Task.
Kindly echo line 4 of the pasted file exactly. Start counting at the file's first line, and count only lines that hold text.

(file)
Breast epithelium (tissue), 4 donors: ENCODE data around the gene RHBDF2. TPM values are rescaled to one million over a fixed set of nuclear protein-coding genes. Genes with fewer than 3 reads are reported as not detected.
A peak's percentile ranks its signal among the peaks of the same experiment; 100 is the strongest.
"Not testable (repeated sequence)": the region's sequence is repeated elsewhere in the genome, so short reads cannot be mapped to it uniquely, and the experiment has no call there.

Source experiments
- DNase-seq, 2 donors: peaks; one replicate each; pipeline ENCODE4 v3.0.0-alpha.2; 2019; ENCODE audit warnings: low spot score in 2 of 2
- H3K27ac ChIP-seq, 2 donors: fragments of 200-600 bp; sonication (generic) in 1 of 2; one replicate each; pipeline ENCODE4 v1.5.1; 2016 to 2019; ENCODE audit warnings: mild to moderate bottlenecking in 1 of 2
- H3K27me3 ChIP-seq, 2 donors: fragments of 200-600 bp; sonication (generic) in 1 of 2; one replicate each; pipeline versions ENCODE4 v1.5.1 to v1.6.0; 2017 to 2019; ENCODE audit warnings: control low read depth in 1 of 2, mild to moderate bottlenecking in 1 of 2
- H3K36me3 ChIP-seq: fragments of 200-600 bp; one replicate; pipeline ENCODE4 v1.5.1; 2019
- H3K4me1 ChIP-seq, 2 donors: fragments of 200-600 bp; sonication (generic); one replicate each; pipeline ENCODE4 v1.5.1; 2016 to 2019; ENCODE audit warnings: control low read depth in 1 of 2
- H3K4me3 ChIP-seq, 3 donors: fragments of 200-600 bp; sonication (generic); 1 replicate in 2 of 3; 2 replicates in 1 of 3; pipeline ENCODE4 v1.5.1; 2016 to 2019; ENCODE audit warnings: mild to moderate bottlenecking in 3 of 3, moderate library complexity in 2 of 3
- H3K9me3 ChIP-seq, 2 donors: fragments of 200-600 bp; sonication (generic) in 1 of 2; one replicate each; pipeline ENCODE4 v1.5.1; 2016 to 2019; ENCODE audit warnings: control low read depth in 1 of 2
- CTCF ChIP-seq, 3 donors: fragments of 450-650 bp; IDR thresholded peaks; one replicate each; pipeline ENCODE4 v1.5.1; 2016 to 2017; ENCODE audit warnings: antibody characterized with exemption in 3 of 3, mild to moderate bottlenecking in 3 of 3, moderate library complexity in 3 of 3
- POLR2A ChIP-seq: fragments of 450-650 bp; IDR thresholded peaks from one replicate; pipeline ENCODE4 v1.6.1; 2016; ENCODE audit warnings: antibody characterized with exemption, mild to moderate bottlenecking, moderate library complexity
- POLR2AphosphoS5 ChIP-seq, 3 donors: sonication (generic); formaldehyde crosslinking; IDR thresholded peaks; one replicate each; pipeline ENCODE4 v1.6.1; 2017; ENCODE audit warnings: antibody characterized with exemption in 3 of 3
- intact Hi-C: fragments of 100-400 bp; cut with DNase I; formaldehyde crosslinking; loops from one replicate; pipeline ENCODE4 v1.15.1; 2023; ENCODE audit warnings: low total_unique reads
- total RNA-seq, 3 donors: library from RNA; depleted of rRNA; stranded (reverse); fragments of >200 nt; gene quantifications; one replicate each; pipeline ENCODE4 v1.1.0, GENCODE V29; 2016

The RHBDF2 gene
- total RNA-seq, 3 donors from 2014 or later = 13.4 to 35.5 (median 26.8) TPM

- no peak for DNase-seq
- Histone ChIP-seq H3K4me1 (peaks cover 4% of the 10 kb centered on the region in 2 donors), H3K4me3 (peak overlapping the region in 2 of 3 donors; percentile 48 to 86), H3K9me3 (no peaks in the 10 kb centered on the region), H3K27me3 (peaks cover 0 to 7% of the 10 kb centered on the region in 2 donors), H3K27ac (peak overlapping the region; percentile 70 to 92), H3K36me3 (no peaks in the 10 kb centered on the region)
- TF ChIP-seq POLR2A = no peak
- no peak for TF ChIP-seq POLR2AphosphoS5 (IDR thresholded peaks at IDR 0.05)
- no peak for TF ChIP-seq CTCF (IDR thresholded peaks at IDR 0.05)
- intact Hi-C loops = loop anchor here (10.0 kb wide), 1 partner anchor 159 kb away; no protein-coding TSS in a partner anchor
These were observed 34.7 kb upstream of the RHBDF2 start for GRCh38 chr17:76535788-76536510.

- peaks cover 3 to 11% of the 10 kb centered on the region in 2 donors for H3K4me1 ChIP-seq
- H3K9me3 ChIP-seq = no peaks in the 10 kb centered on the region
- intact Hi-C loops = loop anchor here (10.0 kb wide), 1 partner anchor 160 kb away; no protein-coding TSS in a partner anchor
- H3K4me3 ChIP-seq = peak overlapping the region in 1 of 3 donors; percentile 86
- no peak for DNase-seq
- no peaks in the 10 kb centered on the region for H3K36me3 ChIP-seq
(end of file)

Source experiments